CAUVERY – BASIC DETAILS The Cauvery rises at Talakaveri on the Brahmagiri Range of Hill in the Western Ghats, presently in the Coorg district of the State of Karnataka, at an elevation of 4, 400 ft. above mean sea level. The catchment area of entire Cauvery Basin is 81, 155 -sq. km. NAME OF THE CATCHMENT AREA BASIN STATE IN SQ. KMS. Karnataka 34, 273 Kerala 2, 866 Tamil nadu 43, 868 Karaikkal region of 148 Pondicherry Total 81, 155
Cauvery near Mettur – severely polluted due to the concentration of More chemical and PVC industry – Chemplast is one of the companies which discharges 26 chemicals into the river through its effluent as found by an independent study
Some basic details about the Noyyal basin Noyyal is a tributary of the river cauvery; The region which constitutes this river basin is traditionally a dry tract, which depended entirely on GW for all purposes; Over the years, there has been a secular lowering of water table, resulting in GW depletion in many parts; This region (Tiruppur town and its suburbs) has entered into the global map for its concentration of knit-wear industries; There are over 3000 knitting mills and over 800 dyeing and bleaching industries in this region; A very high concentration of dyeing and bleaching units in this region not only consumes a huge quantity of fresh GW but also discharges them back into the Noyyal river; The estimated quantity of water consumed by these units is about 100 million liters per day. The Noyyal river looks pathetic with effluent flowing in it all through year;
The threat posed by this dam can be illustrated by what has happened in Feb’ 1997: The O’dam constructed across the Noyyal river was overflowing with effluent endangering quite a number of villages around; Eventually, at the time when there was no appreciable flow in the Cauvery river, the PWD opened the gates of the O’dam to let the polluted water flow down without any prior warning to the public; The effect was devastating: considerable damage occurred to crops, animals, soils and GW; several hundred animals collapsed after drinking this water; several petitions were filed in the Court claming for compensation; Result - nil. The severity of the situation was such that Government was forced to release 20, 000 cusecs of water from Mettur with a view to reduce the pollution load in the cauvery even though it was a dry period.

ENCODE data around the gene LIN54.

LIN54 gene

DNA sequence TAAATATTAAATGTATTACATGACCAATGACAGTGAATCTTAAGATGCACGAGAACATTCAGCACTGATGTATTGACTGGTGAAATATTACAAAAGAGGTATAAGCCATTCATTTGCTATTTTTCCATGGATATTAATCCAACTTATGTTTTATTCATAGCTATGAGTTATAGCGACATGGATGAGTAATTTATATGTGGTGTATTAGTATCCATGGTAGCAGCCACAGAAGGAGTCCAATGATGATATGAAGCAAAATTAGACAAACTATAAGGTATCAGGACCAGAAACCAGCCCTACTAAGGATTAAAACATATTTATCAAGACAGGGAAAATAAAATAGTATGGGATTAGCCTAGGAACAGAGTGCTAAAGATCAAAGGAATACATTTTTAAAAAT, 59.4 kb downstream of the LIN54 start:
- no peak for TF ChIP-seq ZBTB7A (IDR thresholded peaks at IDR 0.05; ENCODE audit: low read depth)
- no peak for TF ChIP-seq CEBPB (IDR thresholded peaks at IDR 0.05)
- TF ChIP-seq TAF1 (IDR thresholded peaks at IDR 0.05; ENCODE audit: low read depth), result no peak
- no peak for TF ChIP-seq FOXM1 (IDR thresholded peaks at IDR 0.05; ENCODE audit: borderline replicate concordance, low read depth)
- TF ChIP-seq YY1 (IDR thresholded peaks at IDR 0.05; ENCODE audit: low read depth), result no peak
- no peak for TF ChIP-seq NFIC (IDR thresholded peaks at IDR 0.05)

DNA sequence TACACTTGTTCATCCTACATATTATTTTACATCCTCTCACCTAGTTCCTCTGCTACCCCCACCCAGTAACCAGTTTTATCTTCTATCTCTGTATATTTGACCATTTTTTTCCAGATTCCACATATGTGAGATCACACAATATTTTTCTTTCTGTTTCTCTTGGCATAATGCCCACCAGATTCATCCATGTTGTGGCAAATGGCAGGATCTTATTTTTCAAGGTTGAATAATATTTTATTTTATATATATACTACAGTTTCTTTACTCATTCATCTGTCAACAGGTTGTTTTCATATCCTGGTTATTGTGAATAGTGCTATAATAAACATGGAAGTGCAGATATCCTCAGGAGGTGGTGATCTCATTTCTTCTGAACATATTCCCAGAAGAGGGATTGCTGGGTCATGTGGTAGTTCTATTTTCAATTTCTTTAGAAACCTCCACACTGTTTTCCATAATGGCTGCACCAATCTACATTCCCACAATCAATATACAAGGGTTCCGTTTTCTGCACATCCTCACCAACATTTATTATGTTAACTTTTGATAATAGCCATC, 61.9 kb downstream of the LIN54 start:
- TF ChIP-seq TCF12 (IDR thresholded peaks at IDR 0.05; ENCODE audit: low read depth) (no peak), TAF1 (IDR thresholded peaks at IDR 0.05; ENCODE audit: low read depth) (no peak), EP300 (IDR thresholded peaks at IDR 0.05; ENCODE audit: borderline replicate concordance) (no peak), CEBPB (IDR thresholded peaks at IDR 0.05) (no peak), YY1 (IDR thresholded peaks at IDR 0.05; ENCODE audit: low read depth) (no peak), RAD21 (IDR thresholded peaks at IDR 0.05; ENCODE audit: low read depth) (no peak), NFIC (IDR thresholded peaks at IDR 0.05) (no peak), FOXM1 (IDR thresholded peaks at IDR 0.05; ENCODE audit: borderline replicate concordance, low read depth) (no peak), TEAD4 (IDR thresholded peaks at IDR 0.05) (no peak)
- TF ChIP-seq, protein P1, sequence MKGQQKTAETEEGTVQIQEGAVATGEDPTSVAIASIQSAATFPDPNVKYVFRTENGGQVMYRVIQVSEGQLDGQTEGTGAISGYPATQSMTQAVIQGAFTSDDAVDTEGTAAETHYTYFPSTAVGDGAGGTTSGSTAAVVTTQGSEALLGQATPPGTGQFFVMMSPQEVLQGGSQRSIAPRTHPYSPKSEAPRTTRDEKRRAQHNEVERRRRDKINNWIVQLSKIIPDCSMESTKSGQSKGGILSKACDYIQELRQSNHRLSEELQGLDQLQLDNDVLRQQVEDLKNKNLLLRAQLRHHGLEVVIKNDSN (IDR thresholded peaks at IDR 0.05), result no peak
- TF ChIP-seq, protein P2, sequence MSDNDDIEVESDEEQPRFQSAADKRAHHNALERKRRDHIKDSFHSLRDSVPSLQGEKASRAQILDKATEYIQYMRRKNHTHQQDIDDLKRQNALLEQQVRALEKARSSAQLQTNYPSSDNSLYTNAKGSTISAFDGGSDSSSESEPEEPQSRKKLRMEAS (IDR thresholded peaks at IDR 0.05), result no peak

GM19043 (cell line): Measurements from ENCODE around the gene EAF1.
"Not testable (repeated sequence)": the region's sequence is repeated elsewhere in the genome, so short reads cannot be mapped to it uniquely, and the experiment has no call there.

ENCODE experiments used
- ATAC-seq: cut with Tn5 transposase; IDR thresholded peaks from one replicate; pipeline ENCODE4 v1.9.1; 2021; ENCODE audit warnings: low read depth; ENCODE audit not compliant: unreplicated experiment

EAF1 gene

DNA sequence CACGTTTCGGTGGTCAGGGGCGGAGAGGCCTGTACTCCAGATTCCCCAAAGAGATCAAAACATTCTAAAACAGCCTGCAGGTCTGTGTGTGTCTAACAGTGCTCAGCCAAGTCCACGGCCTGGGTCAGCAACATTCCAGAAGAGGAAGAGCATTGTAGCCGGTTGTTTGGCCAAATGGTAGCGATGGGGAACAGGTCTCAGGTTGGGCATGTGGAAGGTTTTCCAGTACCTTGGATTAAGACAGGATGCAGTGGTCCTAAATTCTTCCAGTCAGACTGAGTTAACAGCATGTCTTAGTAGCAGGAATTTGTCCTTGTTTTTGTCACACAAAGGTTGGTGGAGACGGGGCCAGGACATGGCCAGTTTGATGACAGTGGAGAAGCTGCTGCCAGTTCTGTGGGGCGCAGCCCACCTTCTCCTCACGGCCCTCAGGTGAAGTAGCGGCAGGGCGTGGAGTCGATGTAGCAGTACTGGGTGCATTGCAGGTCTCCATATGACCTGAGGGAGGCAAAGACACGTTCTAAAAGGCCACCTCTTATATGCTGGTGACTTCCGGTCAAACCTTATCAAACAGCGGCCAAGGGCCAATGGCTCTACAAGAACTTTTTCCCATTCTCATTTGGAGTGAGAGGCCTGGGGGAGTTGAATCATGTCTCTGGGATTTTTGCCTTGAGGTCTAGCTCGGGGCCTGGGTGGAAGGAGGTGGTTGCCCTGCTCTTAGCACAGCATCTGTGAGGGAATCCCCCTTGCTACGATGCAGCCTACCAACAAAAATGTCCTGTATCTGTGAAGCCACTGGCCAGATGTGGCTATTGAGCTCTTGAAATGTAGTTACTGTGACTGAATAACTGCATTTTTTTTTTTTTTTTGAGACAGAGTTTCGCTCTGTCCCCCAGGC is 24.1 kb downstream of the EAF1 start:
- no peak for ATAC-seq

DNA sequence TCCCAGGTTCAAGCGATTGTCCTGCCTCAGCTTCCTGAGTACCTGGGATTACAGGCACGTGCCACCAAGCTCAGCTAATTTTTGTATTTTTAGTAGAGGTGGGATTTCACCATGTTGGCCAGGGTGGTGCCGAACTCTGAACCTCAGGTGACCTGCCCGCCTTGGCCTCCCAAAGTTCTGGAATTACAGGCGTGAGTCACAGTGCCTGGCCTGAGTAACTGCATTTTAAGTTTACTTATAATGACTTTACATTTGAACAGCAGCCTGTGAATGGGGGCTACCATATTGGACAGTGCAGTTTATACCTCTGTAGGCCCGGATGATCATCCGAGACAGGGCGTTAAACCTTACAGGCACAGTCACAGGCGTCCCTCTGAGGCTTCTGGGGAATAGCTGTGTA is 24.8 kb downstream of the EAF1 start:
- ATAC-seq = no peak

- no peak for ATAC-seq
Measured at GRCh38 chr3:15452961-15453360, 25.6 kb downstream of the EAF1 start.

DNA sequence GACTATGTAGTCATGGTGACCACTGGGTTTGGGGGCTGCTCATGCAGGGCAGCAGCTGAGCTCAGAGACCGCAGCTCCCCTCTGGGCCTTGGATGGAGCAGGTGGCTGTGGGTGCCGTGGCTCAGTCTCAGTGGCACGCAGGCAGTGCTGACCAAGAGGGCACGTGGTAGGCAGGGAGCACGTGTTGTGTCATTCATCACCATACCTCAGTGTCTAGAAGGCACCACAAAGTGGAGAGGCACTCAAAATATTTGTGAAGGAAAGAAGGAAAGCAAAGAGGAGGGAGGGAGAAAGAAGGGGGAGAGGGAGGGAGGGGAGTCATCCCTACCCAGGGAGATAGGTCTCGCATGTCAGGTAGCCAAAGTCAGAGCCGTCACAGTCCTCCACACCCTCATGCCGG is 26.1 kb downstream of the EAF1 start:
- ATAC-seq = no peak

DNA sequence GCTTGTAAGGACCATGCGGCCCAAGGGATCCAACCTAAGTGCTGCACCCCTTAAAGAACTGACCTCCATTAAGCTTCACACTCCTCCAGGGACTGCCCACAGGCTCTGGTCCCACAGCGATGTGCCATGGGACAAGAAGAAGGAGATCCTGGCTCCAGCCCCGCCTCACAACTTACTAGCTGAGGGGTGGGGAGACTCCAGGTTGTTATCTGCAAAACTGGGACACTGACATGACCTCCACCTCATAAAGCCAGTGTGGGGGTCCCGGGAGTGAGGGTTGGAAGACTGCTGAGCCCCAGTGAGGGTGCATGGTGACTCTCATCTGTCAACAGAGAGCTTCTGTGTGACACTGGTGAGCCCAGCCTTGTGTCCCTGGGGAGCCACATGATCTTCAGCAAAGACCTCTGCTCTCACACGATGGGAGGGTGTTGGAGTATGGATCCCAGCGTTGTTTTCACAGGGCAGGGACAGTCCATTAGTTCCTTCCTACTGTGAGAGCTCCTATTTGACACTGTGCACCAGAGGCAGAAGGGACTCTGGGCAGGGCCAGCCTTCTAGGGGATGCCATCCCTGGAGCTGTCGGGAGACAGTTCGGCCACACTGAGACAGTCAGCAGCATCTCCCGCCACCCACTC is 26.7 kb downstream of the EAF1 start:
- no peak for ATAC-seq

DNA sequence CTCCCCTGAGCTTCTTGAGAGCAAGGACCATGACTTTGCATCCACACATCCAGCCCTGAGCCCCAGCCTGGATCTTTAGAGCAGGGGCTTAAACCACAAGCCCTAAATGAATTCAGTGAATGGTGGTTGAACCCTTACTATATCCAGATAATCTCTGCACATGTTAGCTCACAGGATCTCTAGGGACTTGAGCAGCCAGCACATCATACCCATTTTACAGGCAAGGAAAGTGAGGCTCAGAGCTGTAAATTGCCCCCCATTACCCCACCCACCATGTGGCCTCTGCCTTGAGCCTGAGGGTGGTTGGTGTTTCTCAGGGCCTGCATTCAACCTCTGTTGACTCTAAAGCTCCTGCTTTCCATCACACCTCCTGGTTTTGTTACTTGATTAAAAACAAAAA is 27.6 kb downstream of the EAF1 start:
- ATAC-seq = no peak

One of the streams carrying effluent in the Orathapalayam dam constructed across the Noyyal river
Noyyal river basin: A view of the polluted Orathapalayam dam which stores nothing but the effluent discharged by hundreds of dying and bleaching units in and around Tiruppur
Noyyal river basin: A small stream with colourful flow of effluent - poisoning the neighbourhood - both land groundwater
Noyyal river basin: Yet another view of the damned Orarthapalayam dam
Noyyal river basin: Young girls washing and bathing in the Orathapalayam dam’s polluted water: Not aware of the danger!!
Chennai water ways Cooum river Adyar river Buckingham canal Once cleaner water ways – now carries sewage and industrial effluent Chennai waterways cleaning moves have been a gross failure although over 1000 crores of rupees have been spent so far There are reported to be about 750 sewage and effluent outfalls into these waterways carrying over 700 mld of waste water - untreated – finally mixing with Bay of Bengal
The River Cooum, once a fresh water source is today a drainage course collecting surpluses of 75 small tanks of a minor basin. The length of the river is about 65 km, of which 18 km, fall within the Chennai city limits. This once fishing river & boat racing ground has borne the brunt of the city's unplanned explosion Cooum river in a dry season full of polluted water discharged by Chennai water Board (from ETP) and by a large number of industries -About 30 per cent of the untreated sewage gets into the Cooum river